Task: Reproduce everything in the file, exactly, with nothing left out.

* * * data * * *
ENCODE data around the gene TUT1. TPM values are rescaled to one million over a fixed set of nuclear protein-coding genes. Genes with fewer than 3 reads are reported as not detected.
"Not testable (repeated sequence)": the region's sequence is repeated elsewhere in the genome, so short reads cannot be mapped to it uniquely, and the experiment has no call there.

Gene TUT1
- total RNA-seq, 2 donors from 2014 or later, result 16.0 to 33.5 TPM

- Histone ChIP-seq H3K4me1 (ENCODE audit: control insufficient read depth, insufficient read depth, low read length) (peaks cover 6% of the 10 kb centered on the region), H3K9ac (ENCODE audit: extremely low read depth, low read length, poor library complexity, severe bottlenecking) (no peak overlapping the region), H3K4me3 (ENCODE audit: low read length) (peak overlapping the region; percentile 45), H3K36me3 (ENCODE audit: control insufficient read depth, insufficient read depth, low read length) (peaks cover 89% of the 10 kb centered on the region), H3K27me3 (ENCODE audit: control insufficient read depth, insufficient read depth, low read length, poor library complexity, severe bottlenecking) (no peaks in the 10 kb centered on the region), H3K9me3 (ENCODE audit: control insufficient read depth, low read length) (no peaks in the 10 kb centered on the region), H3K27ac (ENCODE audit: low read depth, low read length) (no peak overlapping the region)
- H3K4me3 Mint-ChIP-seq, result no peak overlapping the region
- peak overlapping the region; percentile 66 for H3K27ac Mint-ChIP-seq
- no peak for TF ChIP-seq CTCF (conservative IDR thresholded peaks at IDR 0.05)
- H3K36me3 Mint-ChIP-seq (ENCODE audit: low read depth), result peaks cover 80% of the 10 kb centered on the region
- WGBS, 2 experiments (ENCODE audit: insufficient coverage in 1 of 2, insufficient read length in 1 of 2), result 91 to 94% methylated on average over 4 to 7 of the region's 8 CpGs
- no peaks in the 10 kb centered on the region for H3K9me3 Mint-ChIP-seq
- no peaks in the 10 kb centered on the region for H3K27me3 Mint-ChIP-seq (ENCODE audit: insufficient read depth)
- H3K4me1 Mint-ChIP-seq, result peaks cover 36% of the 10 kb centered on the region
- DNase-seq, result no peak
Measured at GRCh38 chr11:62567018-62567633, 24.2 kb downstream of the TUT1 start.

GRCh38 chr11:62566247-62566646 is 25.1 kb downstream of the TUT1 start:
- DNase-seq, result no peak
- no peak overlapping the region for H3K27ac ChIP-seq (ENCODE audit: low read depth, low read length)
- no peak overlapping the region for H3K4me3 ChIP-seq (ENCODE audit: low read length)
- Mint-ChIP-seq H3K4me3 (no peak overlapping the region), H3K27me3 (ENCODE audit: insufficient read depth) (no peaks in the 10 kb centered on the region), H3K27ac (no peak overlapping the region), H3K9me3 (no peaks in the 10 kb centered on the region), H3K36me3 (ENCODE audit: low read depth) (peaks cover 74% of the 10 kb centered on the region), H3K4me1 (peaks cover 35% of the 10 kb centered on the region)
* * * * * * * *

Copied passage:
ENCODE data around the gene TUT1. TPM values are rescaled to one million over a fixed set of nuclear protein-coding genes. Genes with fewer than 3 reads are reported as not detected.
"Not testable (repeated sequence)": the region's sequence is repeated elsewhere in the genome, so short reads cannot be mapped to it uniquely, and the experiment has no call there.

Gene TUT1
- total RNA-seq, 2 donors from 2014 or later, result 16.0 to 33.5 TPM

- Histone ChIP-seq H3K4me1 (ENCODE audit: control insufficient read depth, insufficient read depth, low read length) (peaks cover 6% of the 10 kb centered on the region), H3K9ac (ENCODE audit: extremely low read depth, low read length, poor library complexity, severe bottlenecking) (no peak overlapping the region), H3K4me3 (ENCODE audit: low read length) (peak overlapping the region; percentile 45), H3K36me3 (ENCODE audit: control insufficient read depth, insufficient read depth, low read length) (peaks cover 89% of the 10 kb centered on the region), H3K27me3 (ENCODE audit: control insufficient read depth, insufficient read depth, low read length, poor library complexity, severe bottlenecking) (no peaks in the 10 kb centered on the region), H3K9me3 (ENCODE audit: control insufficient read depth, low read length) (no peaks in the 10 kb centered on the region), H3K27ac (ENCODE audit: low read depth, low read length) (no peak overlapping the region)
- H3K4me3 Mint-ChIP-seq, result no peak overlapping the region
- peak overlapping the region; percentile 66 for H3K27ac Mint-ChIP-seq
- no peak for TF ChIP-seq CTCF (conservative IDR thresholded peaks at IDR 0.05)
- H3K36me3 Mint-ChIP-seq (ENCODE audit: low read depth), result peaks cover 80% of the 10 kb centered on the region
- WGBS, 2 experiments (ENCODE audit: insufficient coverage in 1 of 2, insufficient read length in 1 of 2), result 91 to 94% methylated on average over 4 to 7 of the region's 8 CpGs
- no peaks in the 10 kb centered on the region for H3K9me3 Mint-ChIP-seq
- no peaks in the 10 kb centered on the region for H3K27me3 Mint-ChIP-seq (ENCODE audit: insufficient read depth)
- H3K4me1 Mint-ChIP-seq, result peaks cover 36% of the 10 kb centered on the region
- DNase-seq, result no peak
Measured at GRCh38 chr11:62567018-62567633, 24.2 kb downstream of the TUT1 start.

GRCh38 chr11:62566247-62566646 is 25.1 kb downstream of the TUT1 start:
- DNase-seq, result no peak
- no peak overlapping the region for H3K27ac ChIP-seq (ENCODE audit: low read depth, low read length)
- no peak overlapping the region for H3K4me3 ChIP-seq (ENCODE audit: low read length)
- Mint-ChIP-seq H3K4me3 (no peak overlapping the region), H3K27me3 (ENCODE audit: insufficient read depth) (no peaks in the 10 kb centered on the region), H3K27ac (no peak overlapping the region), H3K9me3 (no peaks in the 10 kb centered on the region), H3K36me3 (ENCODE audit: low read depth) (peaks cover 74% of the 10 kb centered on the region), H3K4me1 (peaks cover 35% of the 10 kb centered on the region)